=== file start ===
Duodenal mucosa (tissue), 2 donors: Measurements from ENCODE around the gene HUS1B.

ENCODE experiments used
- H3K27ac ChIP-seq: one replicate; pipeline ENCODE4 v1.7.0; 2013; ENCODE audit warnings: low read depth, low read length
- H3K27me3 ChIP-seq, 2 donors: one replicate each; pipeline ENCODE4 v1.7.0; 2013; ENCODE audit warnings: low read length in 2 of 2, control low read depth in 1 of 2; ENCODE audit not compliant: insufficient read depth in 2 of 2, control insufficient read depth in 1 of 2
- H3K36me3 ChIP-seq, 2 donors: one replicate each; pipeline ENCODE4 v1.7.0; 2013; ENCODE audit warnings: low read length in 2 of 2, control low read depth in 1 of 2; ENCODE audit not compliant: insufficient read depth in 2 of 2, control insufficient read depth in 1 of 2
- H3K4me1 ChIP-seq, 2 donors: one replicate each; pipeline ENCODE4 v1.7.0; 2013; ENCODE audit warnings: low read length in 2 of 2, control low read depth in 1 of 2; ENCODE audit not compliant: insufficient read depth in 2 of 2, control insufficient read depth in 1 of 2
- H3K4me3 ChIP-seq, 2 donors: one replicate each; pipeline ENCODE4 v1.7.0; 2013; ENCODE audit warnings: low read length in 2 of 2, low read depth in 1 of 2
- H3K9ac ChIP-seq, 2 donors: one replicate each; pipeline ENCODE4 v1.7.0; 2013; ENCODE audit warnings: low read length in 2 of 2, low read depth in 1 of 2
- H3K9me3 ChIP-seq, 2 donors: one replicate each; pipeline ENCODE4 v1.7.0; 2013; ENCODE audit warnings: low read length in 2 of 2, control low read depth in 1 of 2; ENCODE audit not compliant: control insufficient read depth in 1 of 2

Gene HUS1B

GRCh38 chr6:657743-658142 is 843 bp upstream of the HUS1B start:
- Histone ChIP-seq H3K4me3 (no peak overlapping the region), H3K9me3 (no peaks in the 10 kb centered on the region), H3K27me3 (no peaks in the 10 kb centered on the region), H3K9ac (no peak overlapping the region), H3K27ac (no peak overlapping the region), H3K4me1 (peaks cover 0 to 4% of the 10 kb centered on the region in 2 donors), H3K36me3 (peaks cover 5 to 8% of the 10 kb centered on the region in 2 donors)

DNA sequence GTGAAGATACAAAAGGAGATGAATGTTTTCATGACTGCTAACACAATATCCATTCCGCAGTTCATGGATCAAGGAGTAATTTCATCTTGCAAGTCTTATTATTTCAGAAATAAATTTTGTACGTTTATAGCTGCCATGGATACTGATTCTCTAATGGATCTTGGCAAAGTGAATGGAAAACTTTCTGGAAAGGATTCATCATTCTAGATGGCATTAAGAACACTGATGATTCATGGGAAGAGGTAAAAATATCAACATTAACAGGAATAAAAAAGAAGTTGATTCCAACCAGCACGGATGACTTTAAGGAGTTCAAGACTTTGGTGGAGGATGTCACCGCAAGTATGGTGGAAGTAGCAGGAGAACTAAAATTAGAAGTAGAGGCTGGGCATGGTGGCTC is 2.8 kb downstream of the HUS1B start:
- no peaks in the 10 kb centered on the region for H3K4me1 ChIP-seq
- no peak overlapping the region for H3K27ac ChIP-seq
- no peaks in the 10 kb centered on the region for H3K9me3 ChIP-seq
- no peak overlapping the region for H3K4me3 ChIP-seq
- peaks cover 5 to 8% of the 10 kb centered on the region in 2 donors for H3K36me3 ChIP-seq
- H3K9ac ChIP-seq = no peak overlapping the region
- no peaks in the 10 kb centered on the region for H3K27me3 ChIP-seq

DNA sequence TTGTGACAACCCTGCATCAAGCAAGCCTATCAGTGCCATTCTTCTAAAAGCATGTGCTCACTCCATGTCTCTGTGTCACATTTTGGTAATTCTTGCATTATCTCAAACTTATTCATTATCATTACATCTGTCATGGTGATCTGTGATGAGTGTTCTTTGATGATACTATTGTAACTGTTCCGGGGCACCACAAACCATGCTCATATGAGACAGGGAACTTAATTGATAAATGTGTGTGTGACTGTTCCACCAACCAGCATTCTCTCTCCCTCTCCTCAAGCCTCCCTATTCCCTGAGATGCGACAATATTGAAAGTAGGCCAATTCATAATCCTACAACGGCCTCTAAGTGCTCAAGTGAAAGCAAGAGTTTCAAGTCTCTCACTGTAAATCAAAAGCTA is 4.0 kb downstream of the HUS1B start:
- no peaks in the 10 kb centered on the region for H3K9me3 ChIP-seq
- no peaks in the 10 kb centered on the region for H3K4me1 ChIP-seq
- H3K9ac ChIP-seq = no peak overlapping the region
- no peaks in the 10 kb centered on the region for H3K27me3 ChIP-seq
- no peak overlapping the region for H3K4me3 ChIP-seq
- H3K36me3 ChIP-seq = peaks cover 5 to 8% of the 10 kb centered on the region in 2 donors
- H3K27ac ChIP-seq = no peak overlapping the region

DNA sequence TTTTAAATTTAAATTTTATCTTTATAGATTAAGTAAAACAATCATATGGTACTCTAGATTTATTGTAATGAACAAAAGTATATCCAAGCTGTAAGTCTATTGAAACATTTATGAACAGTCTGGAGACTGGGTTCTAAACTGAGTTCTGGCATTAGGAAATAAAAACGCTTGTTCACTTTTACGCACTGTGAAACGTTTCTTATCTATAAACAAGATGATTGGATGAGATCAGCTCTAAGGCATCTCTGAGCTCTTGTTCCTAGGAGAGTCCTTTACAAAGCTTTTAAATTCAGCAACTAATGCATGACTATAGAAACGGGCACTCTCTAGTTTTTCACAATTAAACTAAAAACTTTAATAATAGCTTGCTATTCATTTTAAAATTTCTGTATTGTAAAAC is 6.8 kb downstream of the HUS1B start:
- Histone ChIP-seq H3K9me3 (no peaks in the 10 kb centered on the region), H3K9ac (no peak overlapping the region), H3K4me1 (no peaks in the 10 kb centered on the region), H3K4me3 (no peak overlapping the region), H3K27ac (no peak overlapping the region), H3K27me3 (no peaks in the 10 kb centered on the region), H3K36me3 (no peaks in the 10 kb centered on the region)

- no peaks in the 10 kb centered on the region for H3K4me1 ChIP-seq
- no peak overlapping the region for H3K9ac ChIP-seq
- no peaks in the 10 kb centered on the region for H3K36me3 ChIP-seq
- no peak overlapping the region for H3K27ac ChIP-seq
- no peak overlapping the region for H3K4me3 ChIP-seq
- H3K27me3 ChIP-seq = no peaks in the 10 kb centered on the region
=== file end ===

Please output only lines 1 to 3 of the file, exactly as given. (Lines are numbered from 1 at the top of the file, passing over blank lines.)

Duodenal mucosa (tissue), 2 donors: Measurements from ENCODE around the gene HUS1B.

ENCODE experiments used
- H3K27ac ChIP-seq: one replicate; pipeline ENCODE4 v1.7.0; 2013; ENCODE audit warnings: low read depth, low read length